On Wonder Woman’s 75th anniversary, the United Nations appointed the super heroine as an Honorary Ambassador for the Empowerment of Women and Girls. It seemed like a great public relations move for the UN and for Warner Bros., who made sure that Wonder Woman movie star Gal Gadot and TV star Lynda Carter were on hand for the ceremony. As an unabashed Wonder Woman fan, I was thrilled.
Not everyone was so excited.
Over one-hundred UN staffers protested the appointment at the UN, and over one-thousand have signed an online petition against the fictional superhero receiving the honorary appointment. They cited Wonder Woman’s body proportions, revealing outfit, and race as reasons that the heroine was not an appropriate choice for the post.
“It is alarming that the United Nations would consider using a character with an overtly sexualized image at a time when the headline news in United States and the world is the objectification of women and girls,” they declared on the petition. They argued that it was inappropriate to nominate a fictional character when there were many real women to represent and speak out for women and girls. The American flag themed outfit was also mentioned in their issues.
I understand their issues with having Wonder Woman as an ambassador, but let’s look at the issue more closely.
Wonder Woman is not the first fictional character to be named an honorary ambassador. The UN has been nominating fictional characters to honorary posts for almost twenty years. Winnie the Pooh, Tinkerbell, and Red, the leader of the Angry Birds in the mobile game, have been named Honorary Ambassadors. I think it can be argued that Tinkerbell’s outfit is just as skimpy as Wonder Woman’s, and she’s just as white. Diana’s image has been used as an international symbol for women’s rights, breast cancer awareness, and countless other female causes. Why is she less worthy than a red bird from a mobile game or a bear who struggles to spell “honey” correctly?
Since the early 1950s, the UN has named “prominent personalities” (read: celebrities) as ambassadors to highlight key issues and draw attention to their efforts. They have named Nicole Kidman, Emma Watson, and Ann Hathaway as official Women’s Goodwill Ambassadors. They are all icons of beauty, and are all very, very white. The idea behind nominating famous individuals is to draw attention to the issue. Despite speeches and trips, their real power is in their ability to generate headlines. I would argue that Wonder Woman, despite being a fictional character, has that same power. How many young girls, comic book fans, and curious internet wanderers paid attention to this event simply because it was Wonder Woman? How many MORE people paid attention because of this controversy? I’d be willing to bet that more people became aware of the UN’s support for women’s rights because of Wonder Woman’s appointment than due to any other ambassador they’ve named for that cause. The whole point of naming “honorary” and “goodwill” ambassadors is for the PR, and Wonder Woman has already been wildly successful at drawing attention to this issue.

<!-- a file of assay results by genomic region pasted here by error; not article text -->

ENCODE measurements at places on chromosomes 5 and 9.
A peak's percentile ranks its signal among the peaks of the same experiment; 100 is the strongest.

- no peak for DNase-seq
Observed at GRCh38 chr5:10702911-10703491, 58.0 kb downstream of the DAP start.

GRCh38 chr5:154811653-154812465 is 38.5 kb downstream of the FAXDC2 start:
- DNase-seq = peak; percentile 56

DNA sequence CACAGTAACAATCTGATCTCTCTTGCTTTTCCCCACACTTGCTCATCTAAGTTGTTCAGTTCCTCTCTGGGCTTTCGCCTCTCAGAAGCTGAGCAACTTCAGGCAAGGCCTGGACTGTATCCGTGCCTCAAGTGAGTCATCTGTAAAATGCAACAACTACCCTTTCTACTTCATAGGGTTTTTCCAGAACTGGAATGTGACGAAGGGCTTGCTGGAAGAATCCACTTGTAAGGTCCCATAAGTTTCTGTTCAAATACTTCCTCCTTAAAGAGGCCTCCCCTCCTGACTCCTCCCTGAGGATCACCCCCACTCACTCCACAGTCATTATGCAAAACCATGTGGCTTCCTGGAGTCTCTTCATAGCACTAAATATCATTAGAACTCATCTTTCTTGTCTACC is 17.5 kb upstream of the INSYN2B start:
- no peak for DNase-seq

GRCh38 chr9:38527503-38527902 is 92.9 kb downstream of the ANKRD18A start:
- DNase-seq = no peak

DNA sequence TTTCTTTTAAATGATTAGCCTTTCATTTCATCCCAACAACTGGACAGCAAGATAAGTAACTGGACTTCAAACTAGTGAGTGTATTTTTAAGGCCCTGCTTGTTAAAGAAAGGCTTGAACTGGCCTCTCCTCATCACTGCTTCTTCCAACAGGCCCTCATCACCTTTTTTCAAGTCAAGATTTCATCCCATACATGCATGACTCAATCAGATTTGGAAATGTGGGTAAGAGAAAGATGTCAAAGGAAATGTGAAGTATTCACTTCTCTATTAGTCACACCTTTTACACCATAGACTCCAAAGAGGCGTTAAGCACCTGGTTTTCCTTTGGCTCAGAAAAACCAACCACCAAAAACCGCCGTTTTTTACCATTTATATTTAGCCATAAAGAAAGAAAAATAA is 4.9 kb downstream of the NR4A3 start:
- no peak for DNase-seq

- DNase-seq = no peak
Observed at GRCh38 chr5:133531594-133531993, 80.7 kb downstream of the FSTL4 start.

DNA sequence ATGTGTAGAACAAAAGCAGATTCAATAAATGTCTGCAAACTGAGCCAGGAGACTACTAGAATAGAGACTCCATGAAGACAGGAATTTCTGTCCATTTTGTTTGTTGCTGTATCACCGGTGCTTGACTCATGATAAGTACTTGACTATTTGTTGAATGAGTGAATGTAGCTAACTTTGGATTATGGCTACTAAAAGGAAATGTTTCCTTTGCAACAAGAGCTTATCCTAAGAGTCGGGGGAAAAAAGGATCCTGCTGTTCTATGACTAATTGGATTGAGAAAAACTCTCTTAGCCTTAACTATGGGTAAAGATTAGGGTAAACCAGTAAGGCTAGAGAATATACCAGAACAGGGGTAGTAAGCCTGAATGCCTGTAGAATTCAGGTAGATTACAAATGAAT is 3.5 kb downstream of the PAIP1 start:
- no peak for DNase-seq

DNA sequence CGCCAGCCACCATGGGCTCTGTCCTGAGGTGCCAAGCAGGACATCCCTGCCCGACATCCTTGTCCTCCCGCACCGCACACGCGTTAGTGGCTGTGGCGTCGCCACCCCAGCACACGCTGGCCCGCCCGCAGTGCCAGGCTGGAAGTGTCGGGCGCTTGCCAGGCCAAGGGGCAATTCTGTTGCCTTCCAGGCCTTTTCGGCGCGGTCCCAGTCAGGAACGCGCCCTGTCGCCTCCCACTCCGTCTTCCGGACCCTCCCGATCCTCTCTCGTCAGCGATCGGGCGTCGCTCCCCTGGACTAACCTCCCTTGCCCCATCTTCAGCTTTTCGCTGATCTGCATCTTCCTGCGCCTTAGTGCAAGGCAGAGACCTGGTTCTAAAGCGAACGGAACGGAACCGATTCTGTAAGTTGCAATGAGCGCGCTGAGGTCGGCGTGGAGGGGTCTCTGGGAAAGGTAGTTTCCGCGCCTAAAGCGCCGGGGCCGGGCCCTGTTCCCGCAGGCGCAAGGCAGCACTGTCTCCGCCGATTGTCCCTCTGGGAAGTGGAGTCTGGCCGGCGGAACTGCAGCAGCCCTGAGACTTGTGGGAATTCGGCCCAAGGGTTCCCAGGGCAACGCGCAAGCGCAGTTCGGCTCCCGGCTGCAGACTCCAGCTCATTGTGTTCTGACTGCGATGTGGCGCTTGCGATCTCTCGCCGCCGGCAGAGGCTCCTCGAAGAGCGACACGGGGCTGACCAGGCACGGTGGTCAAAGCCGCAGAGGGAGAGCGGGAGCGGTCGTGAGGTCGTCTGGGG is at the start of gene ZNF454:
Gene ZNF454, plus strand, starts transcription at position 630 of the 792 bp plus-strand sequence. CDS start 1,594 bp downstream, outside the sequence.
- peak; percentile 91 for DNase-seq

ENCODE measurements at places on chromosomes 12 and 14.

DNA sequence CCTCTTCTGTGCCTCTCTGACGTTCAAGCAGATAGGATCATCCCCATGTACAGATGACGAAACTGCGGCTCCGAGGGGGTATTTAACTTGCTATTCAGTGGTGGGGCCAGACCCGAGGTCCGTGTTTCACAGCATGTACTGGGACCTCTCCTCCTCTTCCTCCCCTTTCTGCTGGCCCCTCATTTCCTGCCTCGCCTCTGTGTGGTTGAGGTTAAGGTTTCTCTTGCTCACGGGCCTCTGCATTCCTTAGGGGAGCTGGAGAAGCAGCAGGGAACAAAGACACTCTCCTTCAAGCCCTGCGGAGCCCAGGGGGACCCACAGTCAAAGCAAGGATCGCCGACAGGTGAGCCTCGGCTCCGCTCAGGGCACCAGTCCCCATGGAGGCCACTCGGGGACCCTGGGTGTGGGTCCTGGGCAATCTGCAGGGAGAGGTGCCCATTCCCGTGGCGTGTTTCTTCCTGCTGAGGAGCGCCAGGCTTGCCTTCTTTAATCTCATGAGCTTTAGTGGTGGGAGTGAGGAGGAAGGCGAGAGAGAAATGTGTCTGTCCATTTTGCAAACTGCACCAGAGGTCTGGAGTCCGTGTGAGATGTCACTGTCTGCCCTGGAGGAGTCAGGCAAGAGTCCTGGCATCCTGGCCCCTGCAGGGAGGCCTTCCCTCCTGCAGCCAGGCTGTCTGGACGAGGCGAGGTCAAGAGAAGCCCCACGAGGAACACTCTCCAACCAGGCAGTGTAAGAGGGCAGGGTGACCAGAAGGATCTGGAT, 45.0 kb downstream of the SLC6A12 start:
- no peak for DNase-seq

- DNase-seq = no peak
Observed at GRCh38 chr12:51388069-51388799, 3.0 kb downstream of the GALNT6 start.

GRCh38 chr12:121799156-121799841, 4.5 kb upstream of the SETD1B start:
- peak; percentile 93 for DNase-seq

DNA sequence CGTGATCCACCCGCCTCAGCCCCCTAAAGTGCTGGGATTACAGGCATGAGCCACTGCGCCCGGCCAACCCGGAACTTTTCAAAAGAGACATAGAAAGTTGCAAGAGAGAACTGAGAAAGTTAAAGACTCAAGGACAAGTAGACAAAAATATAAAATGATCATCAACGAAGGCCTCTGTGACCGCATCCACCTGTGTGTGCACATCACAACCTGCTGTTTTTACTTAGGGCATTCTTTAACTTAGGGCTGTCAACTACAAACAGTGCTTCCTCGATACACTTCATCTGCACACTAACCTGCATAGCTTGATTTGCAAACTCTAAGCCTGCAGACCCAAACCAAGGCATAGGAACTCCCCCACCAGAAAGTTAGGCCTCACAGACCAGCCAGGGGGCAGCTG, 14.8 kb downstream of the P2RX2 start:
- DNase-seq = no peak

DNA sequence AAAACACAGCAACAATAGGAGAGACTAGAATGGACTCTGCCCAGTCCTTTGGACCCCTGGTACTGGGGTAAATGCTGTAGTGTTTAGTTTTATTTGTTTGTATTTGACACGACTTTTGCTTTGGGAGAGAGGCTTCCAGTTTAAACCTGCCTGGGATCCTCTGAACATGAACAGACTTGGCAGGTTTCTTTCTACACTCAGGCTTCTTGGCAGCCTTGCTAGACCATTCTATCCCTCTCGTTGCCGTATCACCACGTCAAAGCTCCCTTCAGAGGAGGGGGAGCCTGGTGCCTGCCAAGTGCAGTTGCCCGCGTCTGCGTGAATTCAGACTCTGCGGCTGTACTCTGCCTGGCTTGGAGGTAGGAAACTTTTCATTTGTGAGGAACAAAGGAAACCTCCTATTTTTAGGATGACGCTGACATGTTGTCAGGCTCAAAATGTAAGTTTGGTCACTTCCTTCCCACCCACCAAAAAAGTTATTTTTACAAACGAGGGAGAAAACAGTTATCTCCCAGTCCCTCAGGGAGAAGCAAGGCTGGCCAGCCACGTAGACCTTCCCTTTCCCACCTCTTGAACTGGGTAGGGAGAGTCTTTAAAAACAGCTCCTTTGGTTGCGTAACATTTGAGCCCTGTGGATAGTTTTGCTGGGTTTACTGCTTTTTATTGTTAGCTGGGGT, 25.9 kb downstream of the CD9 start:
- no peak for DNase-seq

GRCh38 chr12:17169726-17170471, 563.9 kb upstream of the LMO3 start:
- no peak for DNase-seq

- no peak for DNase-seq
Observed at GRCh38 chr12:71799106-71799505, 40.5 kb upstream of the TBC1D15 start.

I think, of all the arguments these protesters have made, the one about her outfit upsets me the most. Different cultures have different ideas of what is acceptable and what they believe is beautiful, but shouldn’t the idea of female empowerment include a woman’s right to not be judged by what she wears? A woman in a bathing suit should be as respected as a woman in a business suit. Saying a character isn’t a good representation of female empowerment because of her clothing runs completely counter to how true female equality works. The power should be with the woman, not those around her to observe and judge.
This character was designed as a feminist icon from the beginning. She was the first prominent female superhero that was completely original and not a derivative of a male character, such as Supergirl and Batgirl. Her character biography has changed over the years, but she’s always been able to go toe-to-toe with the world’s most powerful heroes and emerge victorious. She represents a thriving all-female culture that isn’t in need of male saviors or caretakers.
These protesters should look past her star-spangled briefs (now updated to a Roman-inspired leather skirt) to what the character really means to her fans. I’ve walked the convention floor dressed as this character. I’ve seen the excitement on little girls’ faces when they see me. They proudly wear their tiaras and flex their muscles with me. In a world that is dominated by love-obsessed Disney Princesses, Wonder Woman shows young girls that they can save the world.